very handsome vessel. She will prove a very power. ourselves whether it be possible that Lord Lincoln, ful coadjutor to the Nemesis, Queen, Phlegethon, and the other Commissioners of Woods and Forests, and Sesostris, now engaged in the Chinese warfare can approve of it; and, if they do not approve of at Chusan, Chinhae, and Ningpo. The Guadaloupe it, how it happens that such a hideous object, or is built in compartments, and a proof of the efficacy indeed any object intended to be ornamental, could of this plan has been afforded by the Nemesis, which be put up without their knowledge and approbation. had a hole knocked in her bottom at the taking of If this fountain had risen out of a base of rockwork Amoy, yet performed important services for four it would have been less hideous, but still liable to months subsequently without being laid up for rethe objection of being altogether incongruous to pairs, The accommodations for the crew of the the scene in which it is placed. A single bold jet Guadaloupe are exceedingly roomy, and there is from a mass of rock in such a scene we hold to be space for berthing

troops, if necessary.-Times. admissible, but by no means either a jet or a Going ahead! The Admiralty made a great step drooping fountain from sculpture or regular archi. in advance, when they lately ordered the Penelope tecture. The most appropriate fountain which to be fitted with engines of 630 horse power; but, could be introduced in this part of the water in

as if determined to put all competition utterly out Kensington Gardens, is what we suggested in our of the question, they have since ordered another to Volume for 1841 (p. 331), viz. huge masses of rock

be built called the Dragon, which is to have engines in the form of a source, placed where the mock of 800 horse power, and will be of double the power bridge now stands, from which the water might of any of our present steam frigates. Not many trickle down in streamlets. We say this kind of workshops in Great Britain are capable of producing fountain would have been the most appropriate; such enormous engines, and in all France there is because, being at the upper end or commencement not one. Even the Dragon, however, will be inseof the river, or rather lake, it would have indicated rior by 200 horse power, to the Great Britain (late how it was supplied, while no violence would have Mammoth) just on the point of completion, by a been done to the character of the scenery. Instead private company of adventurers. of exhibiting a source of this kind, and disguising Immense Gun.-On Wednesday last a barge the termination of the lake by one or two islands,

arrived at the wharf of the Royal Arsenal, Wool. an attempt is made to keep up the character of a wich, having on board the largest gun ever made river by building three arches as a termination, the

in this country.

A powerful shears was put up commonplace resource, in cases of this kind, in the expressly for landing this ponderous piece of ordinfancy of the natural style of laying out grounds,

nance, weighing very nearly eighteen tons, none of but long since rejected by every modern artist of the cranes on the wharf being equal to the task. cultivated taste. Altogether, the termination of The arrangements for landing this great gun were this piece of water is so bad in itself, and so ridicu excellently made, and carried into effect without lous when contrasted with the real bridge within the slightest accident; and the labour of conveying sight of it, that we think it will be instructive to it to the butt, shows great ingenuity, being effected exhibit its absurdity by sketches, which we intend by a coil of strong rope around it, moving the imsooner or later to do. The fountain at present only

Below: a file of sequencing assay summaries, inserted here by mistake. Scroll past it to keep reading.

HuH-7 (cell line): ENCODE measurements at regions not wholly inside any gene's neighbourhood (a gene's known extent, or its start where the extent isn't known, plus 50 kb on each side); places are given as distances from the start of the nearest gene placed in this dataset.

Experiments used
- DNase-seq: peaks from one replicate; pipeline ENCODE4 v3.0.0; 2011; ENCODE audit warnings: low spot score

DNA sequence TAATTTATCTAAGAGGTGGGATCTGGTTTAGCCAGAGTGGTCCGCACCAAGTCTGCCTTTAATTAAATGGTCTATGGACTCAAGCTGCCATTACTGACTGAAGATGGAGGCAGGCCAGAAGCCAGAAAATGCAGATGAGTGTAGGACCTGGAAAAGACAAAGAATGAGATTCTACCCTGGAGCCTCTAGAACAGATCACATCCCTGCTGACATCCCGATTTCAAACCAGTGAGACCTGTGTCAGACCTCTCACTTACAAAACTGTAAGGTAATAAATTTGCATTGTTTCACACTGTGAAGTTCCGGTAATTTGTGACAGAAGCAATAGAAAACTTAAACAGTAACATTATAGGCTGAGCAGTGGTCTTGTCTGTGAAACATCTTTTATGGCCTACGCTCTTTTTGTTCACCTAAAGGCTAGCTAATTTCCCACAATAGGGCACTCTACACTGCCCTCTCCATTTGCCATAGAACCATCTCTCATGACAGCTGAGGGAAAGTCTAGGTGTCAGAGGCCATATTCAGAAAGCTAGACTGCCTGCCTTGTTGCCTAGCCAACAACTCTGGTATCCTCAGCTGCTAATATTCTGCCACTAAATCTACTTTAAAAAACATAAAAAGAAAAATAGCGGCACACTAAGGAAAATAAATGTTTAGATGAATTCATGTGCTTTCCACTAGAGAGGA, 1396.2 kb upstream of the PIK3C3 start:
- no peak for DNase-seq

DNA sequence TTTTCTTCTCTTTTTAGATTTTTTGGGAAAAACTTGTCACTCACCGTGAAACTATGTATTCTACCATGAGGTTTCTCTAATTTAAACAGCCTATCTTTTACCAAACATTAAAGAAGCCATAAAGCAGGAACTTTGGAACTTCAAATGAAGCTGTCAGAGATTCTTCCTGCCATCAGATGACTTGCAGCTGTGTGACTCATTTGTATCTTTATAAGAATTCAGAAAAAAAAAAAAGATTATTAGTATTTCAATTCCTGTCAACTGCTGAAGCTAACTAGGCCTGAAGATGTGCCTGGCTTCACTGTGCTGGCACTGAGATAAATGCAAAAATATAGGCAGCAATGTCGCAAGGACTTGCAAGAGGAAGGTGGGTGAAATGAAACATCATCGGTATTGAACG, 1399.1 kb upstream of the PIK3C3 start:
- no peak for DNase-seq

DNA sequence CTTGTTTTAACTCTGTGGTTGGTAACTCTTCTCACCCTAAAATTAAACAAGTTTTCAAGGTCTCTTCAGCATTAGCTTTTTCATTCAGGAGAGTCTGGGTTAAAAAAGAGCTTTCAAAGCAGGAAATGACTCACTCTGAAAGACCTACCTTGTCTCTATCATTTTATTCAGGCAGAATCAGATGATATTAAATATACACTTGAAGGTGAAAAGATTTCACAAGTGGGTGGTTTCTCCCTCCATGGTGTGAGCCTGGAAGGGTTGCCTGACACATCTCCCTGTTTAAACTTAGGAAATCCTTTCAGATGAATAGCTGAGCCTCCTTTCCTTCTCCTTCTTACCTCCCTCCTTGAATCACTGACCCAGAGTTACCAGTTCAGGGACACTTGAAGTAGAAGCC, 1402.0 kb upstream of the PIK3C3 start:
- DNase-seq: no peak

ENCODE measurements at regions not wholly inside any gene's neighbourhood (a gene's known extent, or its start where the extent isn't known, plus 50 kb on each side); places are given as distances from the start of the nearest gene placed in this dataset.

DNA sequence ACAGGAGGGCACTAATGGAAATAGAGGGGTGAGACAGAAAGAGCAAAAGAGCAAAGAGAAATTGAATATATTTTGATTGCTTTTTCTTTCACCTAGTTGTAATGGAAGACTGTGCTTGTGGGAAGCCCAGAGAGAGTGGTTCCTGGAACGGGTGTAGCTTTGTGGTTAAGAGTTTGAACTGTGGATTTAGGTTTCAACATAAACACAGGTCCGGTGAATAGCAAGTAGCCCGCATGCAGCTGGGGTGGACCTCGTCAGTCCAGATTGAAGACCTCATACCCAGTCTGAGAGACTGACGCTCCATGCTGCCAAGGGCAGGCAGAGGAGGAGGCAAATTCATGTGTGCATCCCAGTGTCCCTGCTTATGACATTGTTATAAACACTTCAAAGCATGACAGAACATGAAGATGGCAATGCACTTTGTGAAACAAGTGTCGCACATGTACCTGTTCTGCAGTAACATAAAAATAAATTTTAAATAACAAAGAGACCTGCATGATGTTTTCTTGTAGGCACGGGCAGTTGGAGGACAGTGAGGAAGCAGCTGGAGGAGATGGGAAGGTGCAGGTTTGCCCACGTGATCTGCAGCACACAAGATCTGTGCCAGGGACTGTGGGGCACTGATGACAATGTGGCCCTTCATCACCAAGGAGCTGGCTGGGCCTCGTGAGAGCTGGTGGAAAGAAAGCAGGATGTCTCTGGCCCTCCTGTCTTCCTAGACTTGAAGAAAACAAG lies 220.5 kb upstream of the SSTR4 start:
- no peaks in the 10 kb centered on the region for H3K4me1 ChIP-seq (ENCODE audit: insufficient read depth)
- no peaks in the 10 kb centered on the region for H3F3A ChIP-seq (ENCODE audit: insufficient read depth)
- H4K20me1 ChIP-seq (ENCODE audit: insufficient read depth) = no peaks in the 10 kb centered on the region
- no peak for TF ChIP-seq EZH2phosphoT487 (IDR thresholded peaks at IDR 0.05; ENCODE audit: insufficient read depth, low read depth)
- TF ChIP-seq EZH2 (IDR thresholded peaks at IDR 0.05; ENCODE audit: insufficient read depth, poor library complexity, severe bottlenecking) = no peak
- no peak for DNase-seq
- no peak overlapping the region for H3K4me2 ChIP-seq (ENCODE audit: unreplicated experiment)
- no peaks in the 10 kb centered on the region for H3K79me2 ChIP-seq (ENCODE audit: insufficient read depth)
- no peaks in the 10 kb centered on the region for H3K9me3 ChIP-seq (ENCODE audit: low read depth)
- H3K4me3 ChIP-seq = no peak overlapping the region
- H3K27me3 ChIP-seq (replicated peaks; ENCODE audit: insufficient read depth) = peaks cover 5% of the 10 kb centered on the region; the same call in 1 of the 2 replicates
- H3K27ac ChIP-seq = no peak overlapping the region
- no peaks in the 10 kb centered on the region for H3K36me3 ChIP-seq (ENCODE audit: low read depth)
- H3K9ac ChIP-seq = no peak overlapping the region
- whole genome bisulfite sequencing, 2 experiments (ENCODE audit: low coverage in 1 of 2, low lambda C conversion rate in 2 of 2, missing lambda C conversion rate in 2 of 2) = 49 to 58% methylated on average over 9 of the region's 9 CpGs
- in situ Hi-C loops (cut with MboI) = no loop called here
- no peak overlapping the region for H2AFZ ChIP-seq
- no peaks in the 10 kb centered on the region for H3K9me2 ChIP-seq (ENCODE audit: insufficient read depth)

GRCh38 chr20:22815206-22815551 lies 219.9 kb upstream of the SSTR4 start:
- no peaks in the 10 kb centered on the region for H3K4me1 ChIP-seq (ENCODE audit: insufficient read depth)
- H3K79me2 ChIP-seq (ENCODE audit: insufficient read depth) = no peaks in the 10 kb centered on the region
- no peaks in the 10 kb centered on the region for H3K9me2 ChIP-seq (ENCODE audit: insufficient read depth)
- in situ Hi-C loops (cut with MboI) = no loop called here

mense mass in a rolling manner along four large plays occasionally; but, if a rocky source were

logs of wood, changed alternately as the gun prosubstituted, the supply of water might easily be so gresses. This gun is made on the howitzer princiregulated as to flow throughout the whole of that ple, and is about 12 feet long, with an immense portion of every day during which the gardens are quantity of metal at the breech. The diameter of open to the public. --Gardener's Magazine for June.

the bore is within about one-tenth of 16 inches. The The loftiest Chimney in the World.- A chimney

weight of solid shot with which it will be fired is has been completed at the St. Rollox chemical

4351b, and shells of 33010., and it is expected two works, near Glasgow, which is supposed to be the

solid shot of that weight and four shells in the same loftiest in the world. It rises 450 feet from the proportion will be used when it is proved at the ground, and at least 600 feet above the more densely butt. The howitzer was cast and bored by Messrs. peopled portions of the city and the bed of the river. Walker and Co., for Mehemet Ali, Pasha of Egypt, In relative height, independent of the elevation of and two other large guns, 130 pounders, were its base, it is little inferior to the loftiest super landed at the same time to be proved for service in structures in the world ; in absolute height it towers Egypt.---Times. into the air incomparably higher. The great pyramid of Cheops rises 498 feet, but this includes a base of 150. Strasburg cathedral is 474; St. Peter's

INTENDING PATENTEEs may be supplied in Rome, from ground to pinnacle, 450, being ex gratis with Instructions, by application (postactly the height of this chimney; St. Paul's, in paid) to Messrs. J. C. Robertson and Co., London, 370. The base of the chimney, underground, is 46 feet in diameter; at the ground, 40;

166, Fleet-street, by whom is kept the only at the top, 13 feet 6 inches.

COMPLETE REGISTRY OF PATENTS EXTANT A new iron Steam Frigate, called the Guadaloupe, from 1617 to the present time).

LONDON: Edited, Printed, and Published by J. C. Robertson, at the Mechanics' Magazine Office,